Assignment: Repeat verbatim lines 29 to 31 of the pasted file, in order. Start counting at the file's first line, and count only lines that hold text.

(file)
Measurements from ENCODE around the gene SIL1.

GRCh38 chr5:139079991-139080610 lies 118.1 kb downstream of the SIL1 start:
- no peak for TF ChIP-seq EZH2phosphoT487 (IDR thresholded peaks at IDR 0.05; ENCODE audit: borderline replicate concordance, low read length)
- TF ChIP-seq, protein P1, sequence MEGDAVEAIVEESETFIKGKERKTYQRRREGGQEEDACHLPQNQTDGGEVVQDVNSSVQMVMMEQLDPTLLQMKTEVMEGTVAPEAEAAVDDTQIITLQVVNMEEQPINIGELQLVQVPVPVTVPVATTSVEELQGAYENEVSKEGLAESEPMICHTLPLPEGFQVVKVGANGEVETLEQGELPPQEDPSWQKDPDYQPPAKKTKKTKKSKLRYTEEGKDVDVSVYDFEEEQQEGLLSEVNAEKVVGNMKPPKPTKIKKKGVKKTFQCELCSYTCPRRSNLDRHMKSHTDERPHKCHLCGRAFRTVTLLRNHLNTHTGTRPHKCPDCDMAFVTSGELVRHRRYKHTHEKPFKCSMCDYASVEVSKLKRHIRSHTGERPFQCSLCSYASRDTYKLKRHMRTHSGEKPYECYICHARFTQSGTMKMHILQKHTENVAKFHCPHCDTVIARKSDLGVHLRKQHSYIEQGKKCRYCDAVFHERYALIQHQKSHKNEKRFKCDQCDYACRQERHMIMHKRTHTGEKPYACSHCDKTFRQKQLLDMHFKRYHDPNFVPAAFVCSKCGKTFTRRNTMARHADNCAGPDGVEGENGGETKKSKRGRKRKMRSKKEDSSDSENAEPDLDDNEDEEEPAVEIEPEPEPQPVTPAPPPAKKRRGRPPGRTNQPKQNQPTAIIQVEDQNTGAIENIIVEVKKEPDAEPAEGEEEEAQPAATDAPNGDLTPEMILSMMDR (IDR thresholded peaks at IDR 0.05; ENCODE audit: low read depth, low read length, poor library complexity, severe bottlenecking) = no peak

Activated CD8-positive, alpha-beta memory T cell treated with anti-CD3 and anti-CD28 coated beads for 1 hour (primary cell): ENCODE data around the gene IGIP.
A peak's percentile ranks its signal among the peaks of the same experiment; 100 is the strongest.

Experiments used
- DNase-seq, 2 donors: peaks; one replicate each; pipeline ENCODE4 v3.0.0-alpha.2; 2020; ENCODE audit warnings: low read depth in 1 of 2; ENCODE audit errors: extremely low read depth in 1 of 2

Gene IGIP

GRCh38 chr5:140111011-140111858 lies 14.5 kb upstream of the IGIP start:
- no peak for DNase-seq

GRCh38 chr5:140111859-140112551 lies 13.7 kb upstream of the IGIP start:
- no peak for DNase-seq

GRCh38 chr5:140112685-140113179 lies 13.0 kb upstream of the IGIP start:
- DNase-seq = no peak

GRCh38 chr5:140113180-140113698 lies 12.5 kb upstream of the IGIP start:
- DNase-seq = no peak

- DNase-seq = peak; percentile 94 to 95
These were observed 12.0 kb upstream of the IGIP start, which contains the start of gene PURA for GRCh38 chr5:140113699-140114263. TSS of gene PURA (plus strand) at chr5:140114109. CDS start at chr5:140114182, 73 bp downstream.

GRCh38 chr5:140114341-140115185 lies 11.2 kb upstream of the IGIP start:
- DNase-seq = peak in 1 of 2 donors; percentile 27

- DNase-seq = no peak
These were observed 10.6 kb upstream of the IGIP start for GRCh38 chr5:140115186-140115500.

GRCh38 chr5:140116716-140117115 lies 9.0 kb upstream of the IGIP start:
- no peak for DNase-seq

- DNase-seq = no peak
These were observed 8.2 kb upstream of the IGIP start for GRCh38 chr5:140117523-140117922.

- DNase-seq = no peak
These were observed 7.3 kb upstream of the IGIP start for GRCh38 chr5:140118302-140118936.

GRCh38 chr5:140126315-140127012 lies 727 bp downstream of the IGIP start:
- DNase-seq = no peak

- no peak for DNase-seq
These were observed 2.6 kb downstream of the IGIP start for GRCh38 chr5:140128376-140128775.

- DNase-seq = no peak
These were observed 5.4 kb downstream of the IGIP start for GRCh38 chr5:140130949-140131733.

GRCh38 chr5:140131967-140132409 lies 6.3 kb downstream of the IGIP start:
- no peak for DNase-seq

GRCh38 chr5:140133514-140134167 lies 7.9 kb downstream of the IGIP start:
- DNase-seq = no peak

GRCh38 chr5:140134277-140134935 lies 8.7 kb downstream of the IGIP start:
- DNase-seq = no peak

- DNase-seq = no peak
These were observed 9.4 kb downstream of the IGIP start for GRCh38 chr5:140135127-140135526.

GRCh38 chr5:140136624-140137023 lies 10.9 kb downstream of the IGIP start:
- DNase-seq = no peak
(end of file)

These were observed 7.3 kb upstream of the IGIP start for GRCh38 chr5:140118302-140118936.

GRCh38 chr5:140126315-140127012 lies 727 bp downstream of the IGIP start:
- DNase-seq = no peak